A useful technique that stumped me on a couple of proofs recently was the idea of “consecutive integers”. A friend had the following proposition: The result of subtracting a number from its cube is divisible by 3.

We can also state the problem in symbols: for any aZ, it is true that 3|(a3a). To quickly check if this makes sense, we also write down the following examples:

23(2)=6=32 13(1)=0=30 030=0=30 131=0=30 232=6=32 333=24=38 434=60=320

We can use the idea that (a3a) is divisible by 3, if it is equal to 3b where bZ.

Proof. Suppose aZ. We start with a3a.
Pulling out a, we get a(a21).
The next step is to spot the difference of squares: a(a212)=a(a1)(a+1).

At this point we get stuck, as there is not much left to do arithmetically. We still don’t have the 3 or the b we’re looking for.

However, there are some hints to help us. The first thing to note is that we have three terms: a,(a1),(a+1). We can further re-arrange these to get: (a1)(a+0)(a+1). These are three consecutive integers.

Given n consecutive integers, we can be sure that exactly one of those integers is divisible by n. Thus exactly one of {(a1),(a+0),(a+1)} is divisible by 3. Which means that we can write the expression in three possible cases, where cZ:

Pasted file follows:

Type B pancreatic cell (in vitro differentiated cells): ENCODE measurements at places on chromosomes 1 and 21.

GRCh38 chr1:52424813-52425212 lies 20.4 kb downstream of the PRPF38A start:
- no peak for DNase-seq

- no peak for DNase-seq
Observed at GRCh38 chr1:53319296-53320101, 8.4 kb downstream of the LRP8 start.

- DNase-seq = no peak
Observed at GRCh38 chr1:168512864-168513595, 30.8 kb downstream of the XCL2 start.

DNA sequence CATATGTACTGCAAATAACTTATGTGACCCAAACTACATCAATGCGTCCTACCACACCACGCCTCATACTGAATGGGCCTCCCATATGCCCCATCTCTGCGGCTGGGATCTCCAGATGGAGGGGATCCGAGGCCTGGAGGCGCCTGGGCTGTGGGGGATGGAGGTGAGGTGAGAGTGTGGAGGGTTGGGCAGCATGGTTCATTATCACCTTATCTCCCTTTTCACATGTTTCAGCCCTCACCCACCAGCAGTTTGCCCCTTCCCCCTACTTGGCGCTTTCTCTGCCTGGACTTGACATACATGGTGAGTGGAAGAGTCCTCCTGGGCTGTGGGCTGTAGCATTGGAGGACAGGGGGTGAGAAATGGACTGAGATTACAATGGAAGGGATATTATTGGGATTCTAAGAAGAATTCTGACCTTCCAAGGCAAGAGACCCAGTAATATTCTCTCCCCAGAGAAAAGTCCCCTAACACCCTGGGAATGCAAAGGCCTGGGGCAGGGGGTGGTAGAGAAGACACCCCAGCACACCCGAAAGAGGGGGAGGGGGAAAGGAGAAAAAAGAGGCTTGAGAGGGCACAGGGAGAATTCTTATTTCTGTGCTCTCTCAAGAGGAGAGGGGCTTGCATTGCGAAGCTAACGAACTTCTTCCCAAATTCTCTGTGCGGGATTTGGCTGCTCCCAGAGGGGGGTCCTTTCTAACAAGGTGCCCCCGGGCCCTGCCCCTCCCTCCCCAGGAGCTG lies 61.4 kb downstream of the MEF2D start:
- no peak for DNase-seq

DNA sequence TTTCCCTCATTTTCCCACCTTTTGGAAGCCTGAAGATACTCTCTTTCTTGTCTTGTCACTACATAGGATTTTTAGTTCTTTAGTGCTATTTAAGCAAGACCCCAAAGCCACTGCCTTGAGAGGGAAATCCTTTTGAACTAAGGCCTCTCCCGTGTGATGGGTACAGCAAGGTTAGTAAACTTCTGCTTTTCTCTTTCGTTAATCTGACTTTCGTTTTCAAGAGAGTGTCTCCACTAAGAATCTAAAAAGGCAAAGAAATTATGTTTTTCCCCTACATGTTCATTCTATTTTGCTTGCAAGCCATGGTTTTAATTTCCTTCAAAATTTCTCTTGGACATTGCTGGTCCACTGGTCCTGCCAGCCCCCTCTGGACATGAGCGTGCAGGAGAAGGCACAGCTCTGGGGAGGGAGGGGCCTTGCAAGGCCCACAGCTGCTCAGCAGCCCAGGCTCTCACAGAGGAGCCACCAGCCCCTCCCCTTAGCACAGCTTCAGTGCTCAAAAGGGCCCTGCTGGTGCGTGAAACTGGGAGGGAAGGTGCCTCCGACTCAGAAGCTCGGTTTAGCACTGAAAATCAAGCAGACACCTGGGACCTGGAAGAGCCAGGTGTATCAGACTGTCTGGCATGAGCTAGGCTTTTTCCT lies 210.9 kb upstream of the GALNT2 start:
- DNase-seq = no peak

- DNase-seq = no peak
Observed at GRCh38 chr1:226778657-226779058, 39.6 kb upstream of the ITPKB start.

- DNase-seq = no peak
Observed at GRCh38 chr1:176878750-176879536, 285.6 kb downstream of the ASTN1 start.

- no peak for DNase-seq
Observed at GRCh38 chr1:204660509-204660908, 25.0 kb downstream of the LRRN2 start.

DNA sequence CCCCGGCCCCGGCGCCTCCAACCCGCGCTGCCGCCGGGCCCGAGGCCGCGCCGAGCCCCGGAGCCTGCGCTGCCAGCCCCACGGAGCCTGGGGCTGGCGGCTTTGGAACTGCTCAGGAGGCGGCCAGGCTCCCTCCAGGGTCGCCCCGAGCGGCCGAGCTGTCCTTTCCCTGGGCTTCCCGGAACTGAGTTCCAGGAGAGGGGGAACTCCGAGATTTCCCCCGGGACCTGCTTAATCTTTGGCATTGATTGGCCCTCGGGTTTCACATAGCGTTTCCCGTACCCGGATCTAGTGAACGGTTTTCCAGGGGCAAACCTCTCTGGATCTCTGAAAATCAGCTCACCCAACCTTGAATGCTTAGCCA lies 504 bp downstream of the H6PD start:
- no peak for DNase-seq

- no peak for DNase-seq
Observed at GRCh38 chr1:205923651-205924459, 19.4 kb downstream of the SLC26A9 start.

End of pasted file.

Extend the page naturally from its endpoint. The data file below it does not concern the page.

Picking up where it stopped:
(3c)(a+0)(a+1) (a1)(3c)(a+1) (a1)(a+0)(3c)

For each of these cases, it is trivial to extract bZ such that the expression becomes 3b.

(3c)(a+0)(a+1)=3b, where b=c(a+0)(a+1)

(a1)(3c)(a+1)=3b, where b=(a1)c(a+1)

(a1)(a+0)(3c)=3b, where b=(a1)(a+0)c

For the three forms of (a3a), there is a b such that (a3a)=3b.
Therefore, (a33) is divisible by 3.

Here is another problem that relies on a similar appearance of consecutive integers. It can be found in the fifth chapter of the amazing Book of Proof.

If n is odd, then 8|(n21). We will of course try to show that n21 is equal to 8c where cZ.

Proof. Suppose n is odd. We can write n=2a+1, for some aZ. The expression n21 can be simplified as:


Again we get stuck arithmetically, the required ‘8’ is nowhere to be found in 4a(a+1) . The hint lies in the possibility that we need to pull out a ‘2’ from somewhere such that the ‘4’ can be written as an ‘8’. On careful observation, we notice that the two terms a and (a+1) are consecutive integers. Therefore, exactly one of those must be divisible by 2. This leads to two cases, where bZ:

4(2b)(a+1) 4(a)(2b)

In either case, we can extract a cZ such that:

4(2b)(a+1)=8b(a+1)=8c, where c=b(a+1)

4(a)(2b)=8ab=8c, where c=ab

Here too, the two forms for (n21) are equal to 8c.
Therefore, (n21) is divisible by 8.